VOL. 10 NO. 5
is published bi-monthly by the Kentucky Arts Council. Please send comments,
questions and information to The Blue Moon, Kentucky Arts Council, Old
Capitol Annex, 300 West Broadway, Frankfort, KY 40601-1980 or call 502/564-3757V/TDD
Toll Free: 1-888-833-2787
As a result of a growing partnership between the Kentucky Folklife Program and the Program in Folk Studies at Western Kentucky University, a Kentucky folklife conference is scheduled to take place in Bowling Green, November 14-15, 2003. This conference will include workshops, presentations, panels and discussions about such topics as bringing folklife into the schools, helping heritage festivals reflect local traditional culture, presenting folk artists in communities, and documenting regional folklife using local community scholars.
"During the course of our outreach throughout the state, helping schools and communities with local folklife projects such as festivals and oral history workshops, we have seen a great deal of interest in learning more about folklife documentation and preservation," says Brent Bjorkman, Folklife Specialist with the KFP. "Once involved with documenting and presenting folklife in their own community many individuals begin to understand how empowering folklife studies can be. Often the elements of folklife that are uncovered become a source of local community pride."
The KFP and WKU hope that the conference will bring together a wide range of individuals from around the region interested in all aspects of folklife. For more information about how you can participate in this groundbreaking folklife event please contact the Kentucky Folklife Program.
In order to further prepare readers for this year's Kentucky Folklife Festival, here are some answers to frequently asked folklife questions.
What is folklife?
The Kentucky Folklife Program defines folklife as artistic and cultural traditions shared by a group and maintained over time. Folk groups can be defined by a wide variety of factors such as occupation, recreation, religion, ethnicity, or geography. When folklorists study a folk group, they explore the group's customs, beliefs, technical skills, handicrafts, arts, rituals and oral traditions. Though people often think of folklife as something "other" people have, most of us participate in several folk groups during an ordinary day. Whenever we join a club or play on a team, for instance, we partake in recreational folklife. Similarly, family and community folklife influence the way we celebrate holidays and birthdays. One common misconception about folklife is that it is old-fashioned or obsolete. While some traditions have a long history, older customs change and new folklife constantly emerges. Sometimes change comes from within an established folk group, such as when children invent a new game or a boat builder utilizes technological innovations. Other times, change comes from outside a region's traditional folk groups. When members of an ethnic group migrate to a new area, for example, the folklife of both groups often changes. Folklife, in other words, is a dynamic process rather than something set in stone.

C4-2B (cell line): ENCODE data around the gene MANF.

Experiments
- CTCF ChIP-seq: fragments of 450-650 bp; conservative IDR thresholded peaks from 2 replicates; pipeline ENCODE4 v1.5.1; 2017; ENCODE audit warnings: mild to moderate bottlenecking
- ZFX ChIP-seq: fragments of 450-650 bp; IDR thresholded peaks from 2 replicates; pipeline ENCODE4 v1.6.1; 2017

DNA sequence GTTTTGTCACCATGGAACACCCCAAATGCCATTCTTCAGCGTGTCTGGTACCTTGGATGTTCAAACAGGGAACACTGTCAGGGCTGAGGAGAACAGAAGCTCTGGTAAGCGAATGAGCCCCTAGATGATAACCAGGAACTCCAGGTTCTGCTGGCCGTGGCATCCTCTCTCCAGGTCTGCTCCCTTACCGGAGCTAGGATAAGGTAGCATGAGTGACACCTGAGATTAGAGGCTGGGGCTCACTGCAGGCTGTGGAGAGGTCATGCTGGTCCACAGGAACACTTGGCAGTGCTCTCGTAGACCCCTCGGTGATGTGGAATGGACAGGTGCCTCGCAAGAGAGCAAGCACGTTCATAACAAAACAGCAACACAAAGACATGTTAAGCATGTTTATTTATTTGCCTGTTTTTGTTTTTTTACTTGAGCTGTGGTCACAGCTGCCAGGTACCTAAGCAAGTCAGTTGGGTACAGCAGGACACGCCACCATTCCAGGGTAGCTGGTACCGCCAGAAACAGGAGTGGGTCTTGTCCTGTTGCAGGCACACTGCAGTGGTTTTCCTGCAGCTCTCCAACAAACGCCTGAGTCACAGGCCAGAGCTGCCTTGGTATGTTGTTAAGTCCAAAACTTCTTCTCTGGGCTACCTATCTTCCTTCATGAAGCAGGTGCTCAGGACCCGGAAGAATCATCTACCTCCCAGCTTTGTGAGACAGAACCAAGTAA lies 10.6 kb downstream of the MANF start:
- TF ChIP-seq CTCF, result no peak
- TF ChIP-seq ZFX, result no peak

What does the Kentucky Folklife Program do, beyond the Festival?
How does folklife work with education?
Teachers interested in making folklife a part of classroom content will find the Kentucky Folklife Program's A Teacher's Guide to the Kentucky Folklife Festival an extremely valuable tool. Although developed to complement the festival this guide contains materials also useful for those who have yet to attend. The Teacher's Guide includes an introduction to folklore, folklife readings, lesson plans, classroom activities, and a resource guide. Downloadable copies of this guide are available on our website, or can be mailed upon request.
How can I learn more?